Denver Street Photography |The Young Marines

confidence of youth
oblivious to wisdom
right behind your back

Young Marine Creed

1. Obey my parents and all others in charge of me whether young or old.
2. Keep myself neat at all times without other people telling me to.
3. Keep myself clean in mind by attending the church of my faith.
4. Keep my mind alert to learn in school, at home, or at play.
5. Remember having self-discipline will enable me to control my body and mind in case of an emergency.

I served in the Marine Corps between 1993 and 1997. My father was a Marine, and his father before him. I am proud of my service, yet I don’t talk about it as readily as I used to. When I was young, I just thought it was the right thing to do. To serve my country, to take an oath of service.

I, (NAME), do solemnly swear (or affirm) that I will support and defend the Constitution of the United States against all enemies, foreign and domestic; that I will bear true faith and allegiance to the same; and that I will obey the orders of the President of the United States and the orders of the officers appointed over me, according to regulations and the Uniform Code of Military Justice. So help me God.

I received the Combat Action Ribbon for service in Operation United Shield. I did not discharge my weapon or engage in any hand to hand combat. I didn’t even learn that I had received the Combat Action Ribbon until years after I had been honorably discharged from service.

I am conflicted by this. I never mention it in person to anyone, because I don’t feel I deserved it. Yes, there were bullets that occasionally whizzed over my head on their way to some unknown destination, and there was a firefight on our way back to the ship, but I was not running for my life or anything. I was just in the right place at the right time.

I am conflicted by my feelings about life in general and how they relate to my past. I am non-religious, and I struggle to understand how so many people take their religion seriously enough to kill for it. I don’t pretend to have any idea if God is real, or how humankind came to be. Maybe God is real, maybe he (or she, or it) isn’t. So when I look at that oath, and think of how I swore to GOD that I would protect my country against all enemies, it just seems strange to me. What am I swearing to? To fight whoever they tell me is bad for the United States and its interests?

It seems as if I was bred for war, along with every other young man or woman from a family with a military background. It becomes a sort of right of passage, something I needed to do to prove to my dad and his brothers that I could be a Marine too. I didn’t hesitate, I didn’t think about dying, I just signed the papers and turned my life over to the Government.

The friendships and experiences I had in the Marines, I wouldn’t trade them for anything. That being said, I would not encourage my sons to join right now. I love them too much. I don’t even know who is good and who is bad anymore, it doesn’t seem so cut and dry. I thought about my daughter, and what I would say to her if she wanted to join in her future. Then I thought about the constant stories in the news of women in the military being raped, and I instantly knew that I would discourage her from taking that path.

I don’t want to fight anymore. I don’t want to feel angry all the time. I want to think about peace and promote it. I want to teach my children to be caring and compassionate towards other, to help their fellow man in any way they can.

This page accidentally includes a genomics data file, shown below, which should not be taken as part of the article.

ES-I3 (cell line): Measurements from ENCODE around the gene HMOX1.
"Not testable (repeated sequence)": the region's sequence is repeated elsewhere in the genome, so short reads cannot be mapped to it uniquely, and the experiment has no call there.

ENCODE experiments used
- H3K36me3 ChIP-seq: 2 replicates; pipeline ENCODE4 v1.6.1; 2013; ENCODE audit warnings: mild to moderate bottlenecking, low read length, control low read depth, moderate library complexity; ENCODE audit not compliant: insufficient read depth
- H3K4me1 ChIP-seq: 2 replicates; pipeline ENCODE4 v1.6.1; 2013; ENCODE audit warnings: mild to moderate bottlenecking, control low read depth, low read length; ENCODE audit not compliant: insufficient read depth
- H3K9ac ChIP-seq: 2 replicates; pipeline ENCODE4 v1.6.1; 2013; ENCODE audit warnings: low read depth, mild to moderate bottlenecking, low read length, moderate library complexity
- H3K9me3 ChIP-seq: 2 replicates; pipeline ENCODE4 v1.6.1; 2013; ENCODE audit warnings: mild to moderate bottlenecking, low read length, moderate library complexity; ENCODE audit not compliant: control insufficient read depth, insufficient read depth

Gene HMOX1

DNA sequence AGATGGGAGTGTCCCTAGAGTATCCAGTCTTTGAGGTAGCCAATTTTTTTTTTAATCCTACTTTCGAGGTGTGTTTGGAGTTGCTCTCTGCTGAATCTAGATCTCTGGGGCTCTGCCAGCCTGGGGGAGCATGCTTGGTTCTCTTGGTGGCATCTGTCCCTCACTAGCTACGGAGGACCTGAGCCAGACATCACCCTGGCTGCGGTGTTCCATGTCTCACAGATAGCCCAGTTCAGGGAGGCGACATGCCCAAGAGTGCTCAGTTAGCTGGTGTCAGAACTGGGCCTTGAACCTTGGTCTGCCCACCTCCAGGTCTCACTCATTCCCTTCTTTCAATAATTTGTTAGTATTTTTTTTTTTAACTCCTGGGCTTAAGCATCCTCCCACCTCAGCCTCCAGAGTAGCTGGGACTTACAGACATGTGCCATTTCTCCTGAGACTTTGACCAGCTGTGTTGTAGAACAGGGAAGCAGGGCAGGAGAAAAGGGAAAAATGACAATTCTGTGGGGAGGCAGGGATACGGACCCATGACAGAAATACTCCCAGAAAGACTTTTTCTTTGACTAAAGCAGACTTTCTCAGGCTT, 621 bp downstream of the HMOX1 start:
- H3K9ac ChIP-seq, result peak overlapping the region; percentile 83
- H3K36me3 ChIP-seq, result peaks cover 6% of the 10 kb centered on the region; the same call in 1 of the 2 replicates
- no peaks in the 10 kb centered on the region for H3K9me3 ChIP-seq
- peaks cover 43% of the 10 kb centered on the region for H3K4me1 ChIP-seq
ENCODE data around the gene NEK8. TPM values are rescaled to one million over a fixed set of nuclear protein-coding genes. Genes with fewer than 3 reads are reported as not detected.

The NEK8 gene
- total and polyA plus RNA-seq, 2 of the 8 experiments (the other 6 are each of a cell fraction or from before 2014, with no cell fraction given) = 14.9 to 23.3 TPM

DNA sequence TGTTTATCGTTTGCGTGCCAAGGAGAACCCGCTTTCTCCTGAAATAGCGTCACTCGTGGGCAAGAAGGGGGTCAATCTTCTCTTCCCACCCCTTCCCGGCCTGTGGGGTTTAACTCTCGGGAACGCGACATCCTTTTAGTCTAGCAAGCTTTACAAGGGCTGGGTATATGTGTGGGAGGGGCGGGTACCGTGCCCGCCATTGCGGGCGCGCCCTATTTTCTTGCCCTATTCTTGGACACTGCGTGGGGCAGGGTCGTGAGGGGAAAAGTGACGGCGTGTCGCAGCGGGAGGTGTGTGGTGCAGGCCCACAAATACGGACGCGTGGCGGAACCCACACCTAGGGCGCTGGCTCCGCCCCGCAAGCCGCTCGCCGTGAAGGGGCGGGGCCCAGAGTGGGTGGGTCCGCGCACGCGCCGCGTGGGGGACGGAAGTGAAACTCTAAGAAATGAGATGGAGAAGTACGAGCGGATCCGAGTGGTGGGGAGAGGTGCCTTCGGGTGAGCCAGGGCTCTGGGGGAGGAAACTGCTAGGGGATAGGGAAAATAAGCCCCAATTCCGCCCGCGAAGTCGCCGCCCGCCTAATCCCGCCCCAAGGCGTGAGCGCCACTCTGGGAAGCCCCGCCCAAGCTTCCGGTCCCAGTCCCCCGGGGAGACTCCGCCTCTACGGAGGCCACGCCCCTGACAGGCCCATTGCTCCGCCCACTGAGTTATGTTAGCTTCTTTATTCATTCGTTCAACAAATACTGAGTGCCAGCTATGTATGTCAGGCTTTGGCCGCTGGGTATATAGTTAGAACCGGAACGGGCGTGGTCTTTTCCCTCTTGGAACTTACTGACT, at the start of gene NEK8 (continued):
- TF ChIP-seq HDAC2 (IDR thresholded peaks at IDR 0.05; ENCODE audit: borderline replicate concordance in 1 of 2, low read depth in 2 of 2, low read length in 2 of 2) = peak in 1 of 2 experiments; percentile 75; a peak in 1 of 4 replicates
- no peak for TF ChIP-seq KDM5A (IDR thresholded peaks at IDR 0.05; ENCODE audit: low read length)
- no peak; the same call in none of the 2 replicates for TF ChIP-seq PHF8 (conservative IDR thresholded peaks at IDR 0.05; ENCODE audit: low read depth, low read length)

I look at this picture, and I see those Young Marines, and how proud they are, and I read their creed, and I think to myself, these are all good traits to encourage in our youth. I look at this group here, and I wonder if any of them are destined for that wheelchair behind them or worse. For what? Fossil fuels? Water rights? Democracy? I want to fight for LOVE. I want to believe that fundamental changes in the way we live our lives is a real possibility. I want the human race to learn to co-operate the same way they are teaching my 3 year old. Everyone needs to share and take turns. We are not individuals, we are humans, all of us connected by that one common thread.

This is in no way meant to disrespect the Young Marines organization, the Marine Corps or our Government. The Young Marines goal is to keep kids off drugs and out of trouble. There is absolutely nothing wrong with that. These are just the questions I have but am scared to talk about to people in real life. So I put them on this blog to see if anyone else feels the same way I do. I am looking for that human connection, so I can feel like I belong. Maybe this is why change is so hard. I am struggling in the decision to post this entry, because I am worried about who I may offend, and what friends I might lose in the process. All of my fellow Marines that I served with have access to this blog. I feel like I am dishonoring myself and the Marine Corps by having these thoughts. That is how deep it is ingrained. That is why I am a skeptic, because I have experienced what it is to be a Marine first hand, and it isn’t easy or glamorous. It isn’t like the commercials you see when youre watching football. It is blood, sweat, and tears. Mental anguish.

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Denver Street Photography |The Young Marines

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22 thoughts on “Denver Street Photography |The Young Marines

  1. My husband was a career Air Force officer, and I can relate to what you are saying. One of the reasons he took an early retirement was because he became a Christian and couldn’t live with a foot in both camps. We loved our time in the military – back then it was like one big family – and I don’t think either of us could have missed it. You seem to have had a similar sort of service to my husband. He took an oath of loyalty to the Queen. I think that military men and women have an understanding of what war is really about, and many of them would opt for peace any time. I am sad that people are killing other people in the name of religion. A lot of the time it is more about greed and power. And no, I do not think you are dishonouring the Marine Corps with your blog. You are just grappling with the dilemma that most decent people face.